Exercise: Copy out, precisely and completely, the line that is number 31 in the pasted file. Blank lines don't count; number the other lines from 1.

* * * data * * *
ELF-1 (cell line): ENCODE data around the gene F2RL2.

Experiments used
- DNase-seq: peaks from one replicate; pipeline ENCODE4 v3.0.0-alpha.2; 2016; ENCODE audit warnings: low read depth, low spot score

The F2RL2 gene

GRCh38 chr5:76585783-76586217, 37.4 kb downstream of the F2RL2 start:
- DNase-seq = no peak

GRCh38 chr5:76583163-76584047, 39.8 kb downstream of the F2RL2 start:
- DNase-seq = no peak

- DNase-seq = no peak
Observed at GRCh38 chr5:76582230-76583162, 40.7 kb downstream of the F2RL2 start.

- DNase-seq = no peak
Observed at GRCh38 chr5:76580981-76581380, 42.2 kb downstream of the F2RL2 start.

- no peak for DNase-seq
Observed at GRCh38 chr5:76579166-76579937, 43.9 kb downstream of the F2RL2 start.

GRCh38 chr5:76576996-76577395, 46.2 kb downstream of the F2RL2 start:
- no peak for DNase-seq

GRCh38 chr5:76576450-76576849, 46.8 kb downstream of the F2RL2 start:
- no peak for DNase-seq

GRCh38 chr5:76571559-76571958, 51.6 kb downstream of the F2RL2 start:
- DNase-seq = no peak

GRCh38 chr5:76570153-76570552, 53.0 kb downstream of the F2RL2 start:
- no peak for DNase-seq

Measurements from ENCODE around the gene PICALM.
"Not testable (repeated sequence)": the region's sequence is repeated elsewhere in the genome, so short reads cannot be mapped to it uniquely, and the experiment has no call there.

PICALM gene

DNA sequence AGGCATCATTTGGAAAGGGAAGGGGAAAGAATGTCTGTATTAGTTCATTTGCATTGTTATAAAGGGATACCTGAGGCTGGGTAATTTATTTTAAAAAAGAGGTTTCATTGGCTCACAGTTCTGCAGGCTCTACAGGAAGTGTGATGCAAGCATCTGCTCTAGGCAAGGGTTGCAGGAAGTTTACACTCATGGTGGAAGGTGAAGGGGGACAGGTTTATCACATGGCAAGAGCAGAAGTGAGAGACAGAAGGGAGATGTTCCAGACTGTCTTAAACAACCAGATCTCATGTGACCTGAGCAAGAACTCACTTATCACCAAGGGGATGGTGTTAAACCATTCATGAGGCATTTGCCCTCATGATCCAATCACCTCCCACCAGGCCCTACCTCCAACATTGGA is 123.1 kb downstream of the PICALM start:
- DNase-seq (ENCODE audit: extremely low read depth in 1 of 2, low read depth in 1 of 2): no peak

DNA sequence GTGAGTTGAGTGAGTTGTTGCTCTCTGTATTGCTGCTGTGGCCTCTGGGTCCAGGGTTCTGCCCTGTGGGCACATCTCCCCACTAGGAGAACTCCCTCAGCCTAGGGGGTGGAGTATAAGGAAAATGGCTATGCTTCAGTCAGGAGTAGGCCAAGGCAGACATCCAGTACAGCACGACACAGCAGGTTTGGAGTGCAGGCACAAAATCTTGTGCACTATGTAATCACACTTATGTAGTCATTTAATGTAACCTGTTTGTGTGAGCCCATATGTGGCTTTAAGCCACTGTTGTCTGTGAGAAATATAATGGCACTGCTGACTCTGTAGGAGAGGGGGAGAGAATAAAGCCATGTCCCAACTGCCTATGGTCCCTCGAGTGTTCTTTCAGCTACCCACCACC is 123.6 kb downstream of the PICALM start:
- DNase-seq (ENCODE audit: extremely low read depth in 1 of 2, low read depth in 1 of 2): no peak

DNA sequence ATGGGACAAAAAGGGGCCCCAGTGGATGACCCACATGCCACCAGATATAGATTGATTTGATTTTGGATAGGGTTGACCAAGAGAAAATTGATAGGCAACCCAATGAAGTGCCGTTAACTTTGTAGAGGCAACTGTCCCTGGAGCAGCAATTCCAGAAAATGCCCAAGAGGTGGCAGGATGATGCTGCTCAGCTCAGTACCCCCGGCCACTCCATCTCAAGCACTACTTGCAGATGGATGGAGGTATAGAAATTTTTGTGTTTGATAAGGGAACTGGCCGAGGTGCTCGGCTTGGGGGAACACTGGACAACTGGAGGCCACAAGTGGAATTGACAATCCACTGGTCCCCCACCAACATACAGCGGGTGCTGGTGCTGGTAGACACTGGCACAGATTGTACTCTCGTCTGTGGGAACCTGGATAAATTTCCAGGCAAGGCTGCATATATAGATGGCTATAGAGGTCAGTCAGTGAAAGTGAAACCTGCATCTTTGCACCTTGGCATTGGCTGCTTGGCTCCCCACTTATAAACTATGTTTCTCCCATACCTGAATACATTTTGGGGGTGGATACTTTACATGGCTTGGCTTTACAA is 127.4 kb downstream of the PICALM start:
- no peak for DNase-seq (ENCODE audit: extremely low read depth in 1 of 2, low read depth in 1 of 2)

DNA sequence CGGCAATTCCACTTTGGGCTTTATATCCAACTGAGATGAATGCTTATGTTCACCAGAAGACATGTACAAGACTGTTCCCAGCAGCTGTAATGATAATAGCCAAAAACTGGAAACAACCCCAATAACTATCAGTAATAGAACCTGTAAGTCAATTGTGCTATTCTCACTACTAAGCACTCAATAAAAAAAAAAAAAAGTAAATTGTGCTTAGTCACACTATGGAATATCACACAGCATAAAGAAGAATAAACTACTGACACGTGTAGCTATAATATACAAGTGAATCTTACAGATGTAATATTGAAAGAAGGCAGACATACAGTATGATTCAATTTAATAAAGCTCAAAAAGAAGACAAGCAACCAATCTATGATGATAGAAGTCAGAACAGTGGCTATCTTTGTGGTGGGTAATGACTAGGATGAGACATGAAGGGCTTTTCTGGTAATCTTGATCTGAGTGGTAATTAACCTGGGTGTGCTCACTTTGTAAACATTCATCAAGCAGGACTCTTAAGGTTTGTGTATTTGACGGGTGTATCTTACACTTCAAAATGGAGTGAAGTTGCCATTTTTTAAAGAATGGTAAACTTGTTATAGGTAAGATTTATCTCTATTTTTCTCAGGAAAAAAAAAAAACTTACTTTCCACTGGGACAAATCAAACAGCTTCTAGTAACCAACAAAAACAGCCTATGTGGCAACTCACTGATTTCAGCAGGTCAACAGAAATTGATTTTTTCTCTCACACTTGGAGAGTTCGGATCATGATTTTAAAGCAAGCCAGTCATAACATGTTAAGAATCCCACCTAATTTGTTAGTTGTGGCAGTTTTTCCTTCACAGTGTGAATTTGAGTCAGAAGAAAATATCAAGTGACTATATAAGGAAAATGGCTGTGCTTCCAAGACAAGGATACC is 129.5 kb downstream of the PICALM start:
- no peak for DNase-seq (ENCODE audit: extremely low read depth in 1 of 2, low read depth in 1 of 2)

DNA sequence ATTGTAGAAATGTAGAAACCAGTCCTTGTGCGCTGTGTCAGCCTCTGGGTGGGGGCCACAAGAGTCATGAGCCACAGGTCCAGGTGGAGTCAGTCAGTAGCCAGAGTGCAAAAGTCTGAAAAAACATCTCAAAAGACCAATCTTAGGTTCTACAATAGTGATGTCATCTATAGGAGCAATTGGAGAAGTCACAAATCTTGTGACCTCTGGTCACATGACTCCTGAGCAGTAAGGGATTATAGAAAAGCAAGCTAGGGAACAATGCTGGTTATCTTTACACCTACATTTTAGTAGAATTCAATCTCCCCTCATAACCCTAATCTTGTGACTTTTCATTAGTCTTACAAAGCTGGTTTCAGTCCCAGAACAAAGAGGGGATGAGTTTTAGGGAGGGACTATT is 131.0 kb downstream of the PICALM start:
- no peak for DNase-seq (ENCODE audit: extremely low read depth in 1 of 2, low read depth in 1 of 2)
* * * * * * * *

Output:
- no peak for DNase-seq (ENCODE audit: extremely low read depth in 1 of 2, low read depth in 1 of 2)